While investors are focusing most of their attention on earnings reports, I am looking ahead to next week’s FOMC meeting, where the Fed will be more interested in economic data rather than corporate earnings.
For this reason – and because of the absence of recent compelling trends in economic data – I have elected to publish an updated version of my chart of economic data vs. expectations, which has been a big hit in the past.
The chart shows that manufacturing and employment are no longer providing positive surprises relative to expectations, while data related to the consumer reflect consumer activity that is plodding at best. Housing and construction data, which had been a source of positive surprises in 2010, has shown some recent strength, but it is too early to consider this development any sort of new trend.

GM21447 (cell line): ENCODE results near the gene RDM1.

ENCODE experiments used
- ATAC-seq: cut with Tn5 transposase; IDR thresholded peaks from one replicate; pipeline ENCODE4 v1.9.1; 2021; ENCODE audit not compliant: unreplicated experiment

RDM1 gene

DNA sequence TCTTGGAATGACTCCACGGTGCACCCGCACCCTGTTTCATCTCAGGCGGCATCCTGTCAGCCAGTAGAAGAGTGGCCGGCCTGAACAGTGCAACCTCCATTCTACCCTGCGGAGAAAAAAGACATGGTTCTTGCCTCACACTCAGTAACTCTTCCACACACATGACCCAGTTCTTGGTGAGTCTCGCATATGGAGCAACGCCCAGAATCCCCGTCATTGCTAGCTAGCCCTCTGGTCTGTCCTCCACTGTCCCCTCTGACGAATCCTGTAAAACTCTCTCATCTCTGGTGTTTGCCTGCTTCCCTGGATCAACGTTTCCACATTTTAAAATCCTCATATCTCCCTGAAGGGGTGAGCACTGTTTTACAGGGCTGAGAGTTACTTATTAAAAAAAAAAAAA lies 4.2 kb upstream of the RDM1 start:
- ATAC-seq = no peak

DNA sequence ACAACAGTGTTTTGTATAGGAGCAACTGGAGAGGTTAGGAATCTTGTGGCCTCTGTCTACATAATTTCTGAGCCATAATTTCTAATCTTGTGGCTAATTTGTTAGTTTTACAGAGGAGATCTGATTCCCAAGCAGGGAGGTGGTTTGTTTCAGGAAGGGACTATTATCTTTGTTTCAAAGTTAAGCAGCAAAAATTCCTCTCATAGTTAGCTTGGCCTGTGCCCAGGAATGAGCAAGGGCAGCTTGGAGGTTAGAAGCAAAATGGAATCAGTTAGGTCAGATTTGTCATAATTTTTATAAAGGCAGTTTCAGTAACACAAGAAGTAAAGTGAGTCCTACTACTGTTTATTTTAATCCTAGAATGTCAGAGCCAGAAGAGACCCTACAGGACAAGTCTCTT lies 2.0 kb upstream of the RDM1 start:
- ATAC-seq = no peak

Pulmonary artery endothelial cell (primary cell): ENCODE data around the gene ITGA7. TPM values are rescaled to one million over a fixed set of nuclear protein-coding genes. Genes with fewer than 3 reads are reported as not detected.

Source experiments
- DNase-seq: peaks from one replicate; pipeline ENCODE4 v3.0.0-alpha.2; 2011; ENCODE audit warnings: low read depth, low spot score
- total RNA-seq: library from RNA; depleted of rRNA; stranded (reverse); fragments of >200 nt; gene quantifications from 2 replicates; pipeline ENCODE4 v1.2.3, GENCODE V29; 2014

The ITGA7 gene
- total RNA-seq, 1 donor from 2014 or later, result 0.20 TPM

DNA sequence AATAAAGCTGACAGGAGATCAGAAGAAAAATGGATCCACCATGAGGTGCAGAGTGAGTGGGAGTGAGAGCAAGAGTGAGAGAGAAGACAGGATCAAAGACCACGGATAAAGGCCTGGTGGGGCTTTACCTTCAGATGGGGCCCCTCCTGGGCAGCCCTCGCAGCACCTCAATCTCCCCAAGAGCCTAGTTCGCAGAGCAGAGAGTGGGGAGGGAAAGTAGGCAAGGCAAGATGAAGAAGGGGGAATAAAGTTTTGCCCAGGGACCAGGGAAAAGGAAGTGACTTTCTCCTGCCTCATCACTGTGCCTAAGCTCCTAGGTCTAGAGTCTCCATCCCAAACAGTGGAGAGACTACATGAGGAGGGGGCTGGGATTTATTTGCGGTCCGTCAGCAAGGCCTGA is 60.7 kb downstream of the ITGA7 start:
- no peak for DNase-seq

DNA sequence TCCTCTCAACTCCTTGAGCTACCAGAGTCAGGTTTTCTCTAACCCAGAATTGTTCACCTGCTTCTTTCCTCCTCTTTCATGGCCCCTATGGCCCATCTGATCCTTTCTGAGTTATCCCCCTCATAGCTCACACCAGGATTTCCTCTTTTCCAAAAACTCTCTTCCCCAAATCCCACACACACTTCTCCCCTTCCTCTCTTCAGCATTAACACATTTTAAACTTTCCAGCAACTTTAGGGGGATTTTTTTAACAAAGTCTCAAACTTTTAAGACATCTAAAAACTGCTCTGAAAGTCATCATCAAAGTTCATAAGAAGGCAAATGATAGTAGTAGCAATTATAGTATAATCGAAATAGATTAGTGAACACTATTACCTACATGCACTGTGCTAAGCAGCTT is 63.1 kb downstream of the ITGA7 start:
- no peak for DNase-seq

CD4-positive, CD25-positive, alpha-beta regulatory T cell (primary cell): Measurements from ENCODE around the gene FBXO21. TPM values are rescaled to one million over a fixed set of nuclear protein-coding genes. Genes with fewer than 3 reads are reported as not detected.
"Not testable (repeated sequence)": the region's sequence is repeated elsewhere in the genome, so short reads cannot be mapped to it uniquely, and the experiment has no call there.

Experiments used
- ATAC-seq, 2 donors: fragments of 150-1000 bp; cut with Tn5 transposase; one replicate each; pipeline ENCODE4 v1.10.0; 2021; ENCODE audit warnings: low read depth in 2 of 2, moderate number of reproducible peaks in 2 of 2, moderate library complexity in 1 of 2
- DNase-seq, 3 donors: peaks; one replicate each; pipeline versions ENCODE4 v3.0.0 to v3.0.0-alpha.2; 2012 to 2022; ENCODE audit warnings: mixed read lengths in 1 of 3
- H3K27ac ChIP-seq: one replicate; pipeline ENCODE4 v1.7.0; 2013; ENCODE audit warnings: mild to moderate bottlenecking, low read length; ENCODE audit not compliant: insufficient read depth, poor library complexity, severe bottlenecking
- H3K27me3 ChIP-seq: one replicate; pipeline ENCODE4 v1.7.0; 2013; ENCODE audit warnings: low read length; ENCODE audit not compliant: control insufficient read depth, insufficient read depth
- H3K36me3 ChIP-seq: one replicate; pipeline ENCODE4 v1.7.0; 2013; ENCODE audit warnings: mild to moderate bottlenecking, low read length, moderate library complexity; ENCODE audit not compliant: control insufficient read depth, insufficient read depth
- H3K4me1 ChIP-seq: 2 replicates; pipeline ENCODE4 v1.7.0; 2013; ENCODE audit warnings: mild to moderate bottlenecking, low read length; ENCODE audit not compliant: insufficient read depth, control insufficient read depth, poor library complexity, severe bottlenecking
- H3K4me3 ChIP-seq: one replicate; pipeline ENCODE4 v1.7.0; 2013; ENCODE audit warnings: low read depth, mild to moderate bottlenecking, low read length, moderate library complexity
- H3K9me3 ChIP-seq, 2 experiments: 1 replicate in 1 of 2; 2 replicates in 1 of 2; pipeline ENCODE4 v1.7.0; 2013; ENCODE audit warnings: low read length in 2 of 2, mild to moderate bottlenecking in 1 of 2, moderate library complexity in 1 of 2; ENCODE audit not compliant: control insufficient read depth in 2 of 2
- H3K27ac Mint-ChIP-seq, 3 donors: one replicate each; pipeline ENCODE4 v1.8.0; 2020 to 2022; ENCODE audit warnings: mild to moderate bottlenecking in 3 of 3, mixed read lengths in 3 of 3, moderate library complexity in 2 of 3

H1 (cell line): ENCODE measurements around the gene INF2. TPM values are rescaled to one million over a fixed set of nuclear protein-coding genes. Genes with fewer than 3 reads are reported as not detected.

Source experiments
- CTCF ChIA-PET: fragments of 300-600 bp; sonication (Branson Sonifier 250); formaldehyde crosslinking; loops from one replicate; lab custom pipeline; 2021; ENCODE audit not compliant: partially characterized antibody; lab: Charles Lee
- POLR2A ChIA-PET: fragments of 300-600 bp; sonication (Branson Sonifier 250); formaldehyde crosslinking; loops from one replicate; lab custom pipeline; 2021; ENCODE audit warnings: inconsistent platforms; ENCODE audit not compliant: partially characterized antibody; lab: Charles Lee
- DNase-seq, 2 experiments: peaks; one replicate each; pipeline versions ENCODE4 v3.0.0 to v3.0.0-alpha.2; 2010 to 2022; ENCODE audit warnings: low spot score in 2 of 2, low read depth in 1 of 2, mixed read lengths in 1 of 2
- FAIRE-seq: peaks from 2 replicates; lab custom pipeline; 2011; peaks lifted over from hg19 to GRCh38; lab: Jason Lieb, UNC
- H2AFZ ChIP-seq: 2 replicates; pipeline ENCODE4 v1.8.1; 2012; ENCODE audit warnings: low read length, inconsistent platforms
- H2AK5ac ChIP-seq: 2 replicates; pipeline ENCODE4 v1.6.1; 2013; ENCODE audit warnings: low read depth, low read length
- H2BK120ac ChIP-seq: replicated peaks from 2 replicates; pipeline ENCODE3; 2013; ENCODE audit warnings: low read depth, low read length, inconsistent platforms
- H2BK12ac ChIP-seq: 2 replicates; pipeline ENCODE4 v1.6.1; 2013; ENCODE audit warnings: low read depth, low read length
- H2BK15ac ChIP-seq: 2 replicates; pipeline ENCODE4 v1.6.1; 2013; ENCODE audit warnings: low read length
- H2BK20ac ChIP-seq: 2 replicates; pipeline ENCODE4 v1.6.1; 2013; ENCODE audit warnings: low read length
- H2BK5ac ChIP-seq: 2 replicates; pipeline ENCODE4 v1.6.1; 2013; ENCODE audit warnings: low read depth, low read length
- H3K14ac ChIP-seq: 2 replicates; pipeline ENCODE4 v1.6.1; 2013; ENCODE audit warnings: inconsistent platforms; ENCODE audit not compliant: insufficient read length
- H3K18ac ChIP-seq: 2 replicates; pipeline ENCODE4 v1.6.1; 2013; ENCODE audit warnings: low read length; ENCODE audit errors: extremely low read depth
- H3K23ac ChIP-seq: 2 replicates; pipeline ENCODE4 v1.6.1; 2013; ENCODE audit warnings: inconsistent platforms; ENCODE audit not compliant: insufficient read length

If I were the Fed I would continue to see a slow growth story, with 2011 bringing much less in the way of positive surprises than 2010 – at least in the first four months.
For more information on the components of this chart and the methodology, check out the links below to archived posts on the same subject.
- Chart of the Week: The Year in Economic Data (2010)
- Economic Data Frozen Until Next Thursday
- More Upticks in Economic Data vs. Expectations
- Economic Data Trends Improving
- Chart of the Week: Updated Economic Data Trends
- Economic Data Trends in Advance of Nonfarm Payrolls
- Trends in Economic Data Relative to Expectations